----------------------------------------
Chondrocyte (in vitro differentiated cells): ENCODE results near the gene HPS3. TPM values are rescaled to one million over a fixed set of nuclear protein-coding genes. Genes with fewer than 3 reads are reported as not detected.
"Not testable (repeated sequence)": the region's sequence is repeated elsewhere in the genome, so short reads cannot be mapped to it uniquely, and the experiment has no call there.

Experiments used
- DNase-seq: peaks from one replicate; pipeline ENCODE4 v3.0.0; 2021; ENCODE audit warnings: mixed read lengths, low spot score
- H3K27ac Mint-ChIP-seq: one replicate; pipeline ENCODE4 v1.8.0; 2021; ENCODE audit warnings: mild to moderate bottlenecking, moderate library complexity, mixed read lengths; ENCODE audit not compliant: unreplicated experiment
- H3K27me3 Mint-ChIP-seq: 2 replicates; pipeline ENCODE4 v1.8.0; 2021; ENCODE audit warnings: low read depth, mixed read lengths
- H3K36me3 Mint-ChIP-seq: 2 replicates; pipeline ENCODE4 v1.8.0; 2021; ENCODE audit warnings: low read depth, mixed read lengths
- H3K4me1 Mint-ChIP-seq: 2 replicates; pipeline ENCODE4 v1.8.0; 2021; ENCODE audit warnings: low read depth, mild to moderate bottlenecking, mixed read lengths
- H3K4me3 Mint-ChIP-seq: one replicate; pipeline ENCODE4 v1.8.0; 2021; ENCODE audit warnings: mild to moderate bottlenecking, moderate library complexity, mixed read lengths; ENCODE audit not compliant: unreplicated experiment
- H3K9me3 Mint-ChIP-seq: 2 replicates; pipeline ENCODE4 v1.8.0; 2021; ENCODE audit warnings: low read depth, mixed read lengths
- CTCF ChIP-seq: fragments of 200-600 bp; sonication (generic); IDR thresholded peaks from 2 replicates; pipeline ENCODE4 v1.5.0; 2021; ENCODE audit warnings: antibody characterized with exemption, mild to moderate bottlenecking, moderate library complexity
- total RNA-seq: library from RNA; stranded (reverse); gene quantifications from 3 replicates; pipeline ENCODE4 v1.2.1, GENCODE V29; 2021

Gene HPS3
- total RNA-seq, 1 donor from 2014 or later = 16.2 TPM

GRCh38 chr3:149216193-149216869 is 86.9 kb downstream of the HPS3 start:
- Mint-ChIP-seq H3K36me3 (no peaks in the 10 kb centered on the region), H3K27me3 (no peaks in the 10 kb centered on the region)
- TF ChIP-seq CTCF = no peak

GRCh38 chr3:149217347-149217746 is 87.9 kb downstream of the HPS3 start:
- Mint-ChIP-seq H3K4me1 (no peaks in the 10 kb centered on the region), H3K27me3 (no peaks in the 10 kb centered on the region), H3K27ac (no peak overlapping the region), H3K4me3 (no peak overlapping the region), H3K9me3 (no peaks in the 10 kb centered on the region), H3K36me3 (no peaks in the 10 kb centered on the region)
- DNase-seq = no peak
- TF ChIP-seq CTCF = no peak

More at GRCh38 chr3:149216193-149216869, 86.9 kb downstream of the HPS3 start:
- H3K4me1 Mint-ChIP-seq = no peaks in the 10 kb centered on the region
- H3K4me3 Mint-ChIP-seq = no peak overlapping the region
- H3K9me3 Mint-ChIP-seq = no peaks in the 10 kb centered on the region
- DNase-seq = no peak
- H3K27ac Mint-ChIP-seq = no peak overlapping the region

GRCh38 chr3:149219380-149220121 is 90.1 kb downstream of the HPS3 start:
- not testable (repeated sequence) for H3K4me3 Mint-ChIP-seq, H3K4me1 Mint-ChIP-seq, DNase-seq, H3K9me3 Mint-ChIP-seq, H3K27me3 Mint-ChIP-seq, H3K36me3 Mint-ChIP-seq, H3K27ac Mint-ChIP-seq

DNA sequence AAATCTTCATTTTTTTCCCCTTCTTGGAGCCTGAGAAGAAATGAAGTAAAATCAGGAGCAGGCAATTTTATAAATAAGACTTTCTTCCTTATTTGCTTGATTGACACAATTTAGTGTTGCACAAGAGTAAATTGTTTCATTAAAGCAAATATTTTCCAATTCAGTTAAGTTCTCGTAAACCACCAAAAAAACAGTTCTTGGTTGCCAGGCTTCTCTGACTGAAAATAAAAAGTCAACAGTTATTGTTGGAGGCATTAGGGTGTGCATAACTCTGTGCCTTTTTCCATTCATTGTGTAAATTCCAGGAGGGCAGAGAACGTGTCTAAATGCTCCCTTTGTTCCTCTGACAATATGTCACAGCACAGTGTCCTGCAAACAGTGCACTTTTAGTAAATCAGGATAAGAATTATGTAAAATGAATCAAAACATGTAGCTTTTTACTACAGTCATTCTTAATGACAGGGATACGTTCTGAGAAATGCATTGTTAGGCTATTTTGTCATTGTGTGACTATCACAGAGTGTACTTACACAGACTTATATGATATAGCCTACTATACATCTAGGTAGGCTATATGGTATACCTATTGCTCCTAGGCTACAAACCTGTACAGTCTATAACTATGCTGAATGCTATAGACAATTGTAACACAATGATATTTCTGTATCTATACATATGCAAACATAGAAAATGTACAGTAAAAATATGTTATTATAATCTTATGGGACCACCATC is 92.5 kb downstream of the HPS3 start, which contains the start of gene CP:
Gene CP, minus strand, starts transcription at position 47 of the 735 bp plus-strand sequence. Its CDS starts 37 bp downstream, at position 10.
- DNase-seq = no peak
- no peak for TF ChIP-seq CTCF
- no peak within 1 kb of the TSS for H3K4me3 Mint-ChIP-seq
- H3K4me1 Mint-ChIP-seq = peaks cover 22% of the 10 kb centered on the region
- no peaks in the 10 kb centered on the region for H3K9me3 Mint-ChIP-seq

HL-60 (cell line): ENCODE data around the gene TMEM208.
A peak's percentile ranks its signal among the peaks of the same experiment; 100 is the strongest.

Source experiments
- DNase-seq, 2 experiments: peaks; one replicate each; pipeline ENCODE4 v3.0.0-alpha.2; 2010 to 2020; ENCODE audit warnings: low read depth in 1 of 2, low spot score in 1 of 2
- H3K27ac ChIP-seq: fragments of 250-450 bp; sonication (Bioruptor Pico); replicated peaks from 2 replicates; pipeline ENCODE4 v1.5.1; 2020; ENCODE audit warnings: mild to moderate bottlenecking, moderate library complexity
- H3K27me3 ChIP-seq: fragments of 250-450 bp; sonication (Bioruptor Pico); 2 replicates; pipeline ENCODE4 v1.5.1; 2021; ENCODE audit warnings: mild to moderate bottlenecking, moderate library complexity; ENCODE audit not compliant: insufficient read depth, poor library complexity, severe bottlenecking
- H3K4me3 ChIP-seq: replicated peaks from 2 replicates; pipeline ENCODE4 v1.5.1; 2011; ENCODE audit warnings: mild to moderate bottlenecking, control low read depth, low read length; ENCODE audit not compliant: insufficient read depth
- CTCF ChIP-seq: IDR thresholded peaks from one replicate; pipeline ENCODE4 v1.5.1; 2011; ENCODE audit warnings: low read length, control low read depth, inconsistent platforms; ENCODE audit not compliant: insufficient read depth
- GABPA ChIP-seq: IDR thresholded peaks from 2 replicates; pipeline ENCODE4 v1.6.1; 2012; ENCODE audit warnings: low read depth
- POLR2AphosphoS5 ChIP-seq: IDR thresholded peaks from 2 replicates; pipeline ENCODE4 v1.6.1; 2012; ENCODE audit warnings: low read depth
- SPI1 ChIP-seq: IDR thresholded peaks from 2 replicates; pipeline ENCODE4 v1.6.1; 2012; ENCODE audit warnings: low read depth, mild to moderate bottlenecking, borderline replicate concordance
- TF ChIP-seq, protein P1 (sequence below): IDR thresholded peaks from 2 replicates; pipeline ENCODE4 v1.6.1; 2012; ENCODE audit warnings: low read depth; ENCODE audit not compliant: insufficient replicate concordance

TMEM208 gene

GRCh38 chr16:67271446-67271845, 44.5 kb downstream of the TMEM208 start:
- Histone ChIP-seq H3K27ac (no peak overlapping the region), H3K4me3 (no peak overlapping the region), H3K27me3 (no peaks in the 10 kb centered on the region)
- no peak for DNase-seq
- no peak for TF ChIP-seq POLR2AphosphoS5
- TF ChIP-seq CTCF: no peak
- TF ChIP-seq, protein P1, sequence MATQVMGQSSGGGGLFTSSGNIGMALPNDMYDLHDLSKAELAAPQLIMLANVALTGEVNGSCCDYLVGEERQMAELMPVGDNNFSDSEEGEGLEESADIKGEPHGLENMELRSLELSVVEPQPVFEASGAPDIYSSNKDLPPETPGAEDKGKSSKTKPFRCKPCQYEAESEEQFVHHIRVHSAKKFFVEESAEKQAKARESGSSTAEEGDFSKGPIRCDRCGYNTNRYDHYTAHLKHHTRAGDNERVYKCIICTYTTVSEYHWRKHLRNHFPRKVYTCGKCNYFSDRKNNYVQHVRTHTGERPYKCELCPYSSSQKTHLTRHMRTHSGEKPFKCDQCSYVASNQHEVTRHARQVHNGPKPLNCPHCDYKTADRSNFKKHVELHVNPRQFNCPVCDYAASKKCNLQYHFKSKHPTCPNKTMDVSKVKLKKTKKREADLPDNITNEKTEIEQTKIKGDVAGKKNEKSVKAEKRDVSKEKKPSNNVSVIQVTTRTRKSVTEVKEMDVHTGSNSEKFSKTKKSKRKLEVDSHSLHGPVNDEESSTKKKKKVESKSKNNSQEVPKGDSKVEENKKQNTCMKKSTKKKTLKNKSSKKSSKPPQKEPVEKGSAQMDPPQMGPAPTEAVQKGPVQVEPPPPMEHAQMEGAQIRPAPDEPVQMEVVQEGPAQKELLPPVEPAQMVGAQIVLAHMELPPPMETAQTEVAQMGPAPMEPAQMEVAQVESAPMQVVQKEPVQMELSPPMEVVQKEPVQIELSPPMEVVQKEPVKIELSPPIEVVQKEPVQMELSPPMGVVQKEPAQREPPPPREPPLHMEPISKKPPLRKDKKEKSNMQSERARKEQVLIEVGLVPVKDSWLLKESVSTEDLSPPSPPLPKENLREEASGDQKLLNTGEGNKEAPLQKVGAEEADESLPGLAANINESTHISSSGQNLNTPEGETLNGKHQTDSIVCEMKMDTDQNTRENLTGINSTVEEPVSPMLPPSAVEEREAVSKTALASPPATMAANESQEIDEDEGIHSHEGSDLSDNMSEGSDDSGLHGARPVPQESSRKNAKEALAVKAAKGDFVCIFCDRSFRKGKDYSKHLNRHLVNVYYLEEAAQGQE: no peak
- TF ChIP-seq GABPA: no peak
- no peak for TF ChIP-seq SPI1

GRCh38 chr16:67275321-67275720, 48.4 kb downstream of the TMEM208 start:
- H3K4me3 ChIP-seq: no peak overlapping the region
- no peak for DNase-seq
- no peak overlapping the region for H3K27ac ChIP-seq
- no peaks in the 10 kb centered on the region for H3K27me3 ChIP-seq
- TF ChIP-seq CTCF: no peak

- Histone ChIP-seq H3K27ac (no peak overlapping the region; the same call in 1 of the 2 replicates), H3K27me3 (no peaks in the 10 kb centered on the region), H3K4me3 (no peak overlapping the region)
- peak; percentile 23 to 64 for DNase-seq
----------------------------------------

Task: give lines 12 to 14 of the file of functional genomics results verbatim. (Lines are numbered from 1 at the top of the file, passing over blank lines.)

- total RNA-seq: library from RNA; stranded (reverse); gene quantifications from 3 replicates; pipeline ENCODE4 v1.2.1, GENCODE V29; 2021

Gene HPS3
- total RNA-seq, 1 donor from 2014 or later = 16.2 TPM